Calvete, E., Gámez-Guadix, M., and Orue, I. (2014). Family characteristics associated with child-to-parent aggressions in adolescents. An. Psicol. 30, 1176–1182. doi: 10.6018/analesps.30.3.166291

CrossRef Full Text | Google Scholar

Carpio, M. V., García, M. C., and Mariscal, P. (2012). The role of the family in the development of reading comprehension during the transition from Primary to Secondary Education. Electron. J. Res. Educ. Psychol. 10, 129–150.

Cutrín, O., Gómez-Fraguela, J. A., and Luengo, M. A. (2015). Peer-group mediation in the relationship between family and juvenile antisocial behavior. Eur. J. Psychol. Appl. Legal Context 7, 59–65. doi: 10.1016/j.ejpal.2014.11.005

CrossRef Full Text | Google Scholar

Fernández, R., and Muñiz, M. (2012). Colegios concertados y selección de escuela en España: un círculo vicioso. Presupuesto Gasto Público 67, 97–118.

García, F., and Gracia, E. (2009). Is always authoritative the optimum parenting style? Evidence from Spanish families. Adolescence 44, 101–131.

Google Scholar

Ginsburg, K. R., Durbin, D. R., García-España, J. F., Kalicka, E. A., and Winston, F. K. (2009). Associations between parenting styles and teen driving, safety-related behaviors and attitudes. Pediatrics 124, 1040–1051. doi: 10.1542/peds.2008-3037

CrossRef Full Text | Google Scholar

Gómez-Ortiz, O., Del Rey, R., Casas, J. A., and Ortega-Ruiz, R. (2014). Parenting styles and bullying involvement. Cult. Educ. 26, 132–158. doi: 10.1080/11356405.2014.908665

CrossRef Full Text | Google Scholar

Gómez-Ortiz, O., Del Rey, R., Romera, E. M., and Ortega-Ruiz, R. (2015). Maternal and paternal parenting styles in adolescence and its relationship with resilience, attachment and bullying involvement. An. Psicol. 31, 979–989. doi: 10.6018/analesps.31.3.180791

CrossRef Full Text | Google Scholar

Hoeve, M., Dubas, J. S., Eichelsheim, V. I., Van der Laan, P. H., Smeenk, W., and Gerris, J. R. M. (2009). The relationship between parenting and delinquency: a meta-analysis. J. Abnorm. Child Psychol. 37, 749–775. doi: 10.1007/s10802-009-9310-8

CrossRef Full Text | Google Scholar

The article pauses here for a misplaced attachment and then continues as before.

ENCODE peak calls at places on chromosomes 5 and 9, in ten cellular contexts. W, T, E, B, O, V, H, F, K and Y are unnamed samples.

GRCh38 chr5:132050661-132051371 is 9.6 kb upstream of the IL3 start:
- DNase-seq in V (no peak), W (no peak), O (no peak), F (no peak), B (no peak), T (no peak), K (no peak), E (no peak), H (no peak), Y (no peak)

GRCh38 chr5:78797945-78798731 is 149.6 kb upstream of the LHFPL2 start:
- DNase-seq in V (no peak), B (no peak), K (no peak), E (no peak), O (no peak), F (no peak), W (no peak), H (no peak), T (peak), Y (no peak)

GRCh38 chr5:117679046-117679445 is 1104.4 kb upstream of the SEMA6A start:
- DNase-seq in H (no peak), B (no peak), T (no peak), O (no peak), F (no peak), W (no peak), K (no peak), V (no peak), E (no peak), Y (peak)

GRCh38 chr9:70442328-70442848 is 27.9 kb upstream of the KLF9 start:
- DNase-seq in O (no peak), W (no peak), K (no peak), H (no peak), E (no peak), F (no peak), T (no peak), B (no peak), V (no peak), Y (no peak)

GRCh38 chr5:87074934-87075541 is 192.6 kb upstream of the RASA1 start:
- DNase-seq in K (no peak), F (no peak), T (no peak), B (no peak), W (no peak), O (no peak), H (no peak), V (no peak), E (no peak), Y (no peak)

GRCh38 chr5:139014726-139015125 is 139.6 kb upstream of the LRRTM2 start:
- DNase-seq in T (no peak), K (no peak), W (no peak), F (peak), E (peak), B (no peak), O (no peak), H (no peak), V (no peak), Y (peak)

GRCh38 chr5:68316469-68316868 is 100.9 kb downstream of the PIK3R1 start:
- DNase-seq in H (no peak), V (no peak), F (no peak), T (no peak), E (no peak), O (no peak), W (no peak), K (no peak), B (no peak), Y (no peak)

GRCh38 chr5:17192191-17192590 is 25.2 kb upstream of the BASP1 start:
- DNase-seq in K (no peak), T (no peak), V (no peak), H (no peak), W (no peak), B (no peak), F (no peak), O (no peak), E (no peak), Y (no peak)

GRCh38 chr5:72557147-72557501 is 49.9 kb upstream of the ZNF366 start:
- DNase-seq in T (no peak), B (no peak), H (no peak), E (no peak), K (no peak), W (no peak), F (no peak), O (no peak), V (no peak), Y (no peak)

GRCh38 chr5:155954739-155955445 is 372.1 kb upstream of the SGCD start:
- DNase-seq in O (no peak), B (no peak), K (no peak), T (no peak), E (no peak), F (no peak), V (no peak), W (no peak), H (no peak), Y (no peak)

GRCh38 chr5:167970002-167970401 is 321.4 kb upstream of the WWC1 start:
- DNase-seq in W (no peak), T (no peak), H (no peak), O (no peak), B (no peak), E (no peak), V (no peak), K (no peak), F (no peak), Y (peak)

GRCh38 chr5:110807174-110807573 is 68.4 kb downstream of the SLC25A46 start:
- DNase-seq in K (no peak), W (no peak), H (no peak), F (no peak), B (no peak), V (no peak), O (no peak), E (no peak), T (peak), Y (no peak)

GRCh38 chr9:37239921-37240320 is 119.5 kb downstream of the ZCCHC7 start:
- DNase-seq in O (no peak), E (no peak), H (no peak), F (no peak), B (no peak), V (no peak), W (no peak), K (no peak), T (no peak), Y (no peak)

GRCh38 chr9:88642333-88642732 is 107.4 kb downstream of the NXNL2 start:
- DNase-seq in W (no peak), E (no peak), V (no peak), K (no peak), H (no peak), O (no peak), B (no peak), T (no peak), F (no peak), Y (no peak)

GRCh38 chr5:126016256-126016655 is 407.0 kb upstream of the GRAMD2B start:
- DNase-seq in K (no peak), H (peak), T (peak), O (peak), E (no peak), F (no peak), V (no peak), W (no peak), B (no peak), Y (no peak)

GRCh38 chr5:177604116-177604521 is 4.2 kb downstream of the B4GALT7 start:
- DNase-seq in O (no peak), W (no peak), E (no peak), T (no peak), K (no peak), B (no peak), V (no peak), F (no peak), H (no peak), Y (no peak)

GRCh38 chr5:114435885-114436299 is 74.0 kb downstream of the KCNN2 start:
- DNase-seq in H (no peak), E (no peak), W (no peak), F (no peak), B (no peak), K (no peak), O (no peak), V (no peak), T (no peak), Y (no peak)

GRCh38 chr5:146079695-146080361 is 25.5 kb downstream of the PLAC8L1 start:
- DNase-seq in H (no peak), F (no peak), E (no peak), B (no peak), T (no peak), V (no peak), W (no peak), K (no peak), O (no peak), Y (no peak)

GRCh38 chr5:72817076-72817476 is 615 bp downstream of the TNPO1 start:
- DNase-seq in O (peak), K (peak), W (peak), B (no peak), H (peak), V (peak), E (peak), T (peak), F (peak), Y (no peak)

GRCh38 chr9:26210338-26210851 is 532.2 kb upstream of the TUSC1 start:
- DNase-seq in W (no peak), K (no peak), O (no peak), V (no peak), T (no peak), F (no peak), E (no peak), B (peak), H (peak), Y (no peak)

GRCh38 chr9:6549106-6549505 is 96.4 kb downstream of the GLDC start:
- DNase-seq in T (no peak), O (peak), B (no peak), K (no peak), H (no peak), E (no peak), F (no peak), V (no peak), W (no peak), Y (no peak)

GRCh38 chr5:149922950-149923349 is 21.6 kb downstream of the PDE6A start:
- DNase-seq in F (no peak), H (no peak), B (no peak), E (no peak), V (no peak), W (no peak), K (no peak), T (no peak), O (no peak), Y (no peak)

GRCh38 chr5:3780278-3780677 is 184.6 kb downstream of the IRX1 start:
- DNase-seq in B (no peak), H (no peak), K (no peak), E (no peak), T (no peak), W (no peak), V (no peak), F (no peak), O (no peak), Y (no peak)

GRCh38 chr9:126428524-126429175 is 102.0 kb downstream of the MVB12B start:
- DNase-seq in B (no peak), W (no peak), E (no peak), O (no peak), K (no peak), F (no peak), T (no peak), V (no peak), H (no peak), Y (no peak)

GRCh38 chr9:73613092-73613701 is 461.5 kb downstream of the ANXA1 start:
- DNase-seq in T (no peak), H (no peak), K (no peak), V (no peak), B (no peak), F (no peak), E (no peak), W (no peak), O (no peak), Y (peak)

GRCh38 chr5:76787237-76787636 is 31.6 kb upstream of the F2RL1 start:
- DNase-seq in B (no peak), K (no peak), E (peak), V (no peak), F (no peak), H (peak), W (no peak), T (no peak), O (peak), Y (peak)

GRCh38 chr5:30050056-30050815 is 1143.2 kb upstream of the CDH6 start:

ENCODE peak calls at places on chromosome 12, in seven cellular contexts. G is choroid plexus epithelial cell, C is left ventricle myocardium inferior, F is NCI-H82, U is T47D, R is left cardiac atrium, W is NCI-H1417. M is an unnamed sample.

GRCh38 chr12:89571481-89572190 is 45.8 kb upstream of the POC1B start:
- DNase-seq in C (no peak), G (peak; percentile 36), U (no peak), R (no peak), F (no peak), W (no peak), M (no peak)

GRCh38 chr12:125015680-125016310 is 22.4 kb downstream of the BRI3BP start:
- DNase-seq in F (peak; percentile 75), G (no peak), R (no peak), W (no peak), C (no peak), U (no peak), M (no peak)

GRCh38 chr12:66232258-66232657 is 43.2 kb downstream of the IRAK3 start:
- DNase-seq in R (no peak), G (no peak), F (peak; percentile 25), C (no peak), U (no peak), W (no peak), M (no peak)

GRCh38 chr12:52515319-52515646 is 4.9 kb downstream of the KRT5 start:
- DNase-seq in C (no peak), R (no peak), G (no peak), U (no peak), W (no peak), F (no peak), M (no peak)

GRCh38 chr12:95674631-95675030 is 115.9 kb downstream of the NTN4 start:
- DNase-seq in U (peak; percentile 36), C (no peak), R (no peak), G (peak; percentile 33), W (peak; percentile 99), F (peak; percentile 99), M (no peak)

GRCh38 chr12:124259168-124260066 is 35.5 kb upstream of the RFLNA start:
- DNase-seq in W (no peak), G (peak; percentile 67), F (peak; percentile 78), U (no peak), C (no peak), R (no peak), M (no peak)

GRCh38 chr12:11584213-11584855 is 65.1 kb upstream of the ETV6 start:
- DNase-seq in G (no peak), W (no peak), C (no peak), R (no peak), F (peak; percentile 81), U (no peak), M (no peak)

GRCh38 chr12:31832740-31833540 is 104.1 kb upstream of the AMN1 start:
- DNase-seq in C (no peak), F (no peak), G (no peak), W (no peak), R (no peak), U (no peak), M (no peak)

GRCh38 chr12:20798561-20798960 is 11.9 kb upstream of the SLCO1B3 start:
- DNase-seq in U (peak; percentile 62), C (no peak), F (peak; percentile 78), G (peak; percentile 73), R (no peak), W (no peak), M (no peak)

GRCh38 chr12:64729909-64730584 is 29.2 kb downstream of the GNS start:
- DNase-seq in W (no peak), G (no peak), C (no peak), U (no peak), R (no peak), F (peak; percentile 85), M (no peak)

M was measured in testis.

Hoeve, M., Dubas, J. S., Gerris, J. R. M., Van der Laan, P. H., and Smeenk, W. (2011). Maternal and paternal parenting styles: unique and combined links to adolescent and early adult delinquency. J. Adolesc. 34, 813–827. doi: 10.1016/j.adolescence.2011.02.004

CrossRef Full Text | Google Scholar

Hoyle, R. H. (2012). Handbook of Structural Equation Modeling. New York, NY: The Guilford Press.

Google Scholar

Hu, L., and Bentler, P. M. (1999). Cutoff criteria for fit indexes in covariance structure analysis: conventional criteria versus new alternatives. Struct. Equ. Modeling 6, 1–55. doi: 10.1080/10705519909540118

CrossRef Full Text | Google Scholar

IBM Corp. (2012). SPSS Statistics for Windows, Version 21.0. Armonk, NY: IBM Corp.

Google Scholar

Izquierdo, I., Olea, J., and Abad, F. J. (2014). Exploratory factor analysis in validation studies: uses and recommendations. Psicothema 26, 395–400. doi: 10.7334/psicothema2013.349

CrossRef Full Text | Google Scholar

Kearney, J., and Bussey, K. (2015). The longitudinal influence of self-efficacy, communication, and parenting on spontaneous adolescent disclosure. J. Res. Adoles. 25, 506–523. doi: 10.1111/jora.12148

CrossRef Full Text | Google Scholar

Kokkinos, C. M. (2013). Bullying and victimization in early adolescence: associations with attachment style and perceived parenting. J. Sch. Violence 12, 174–192. doi: 10.1080/15388220.2013.766134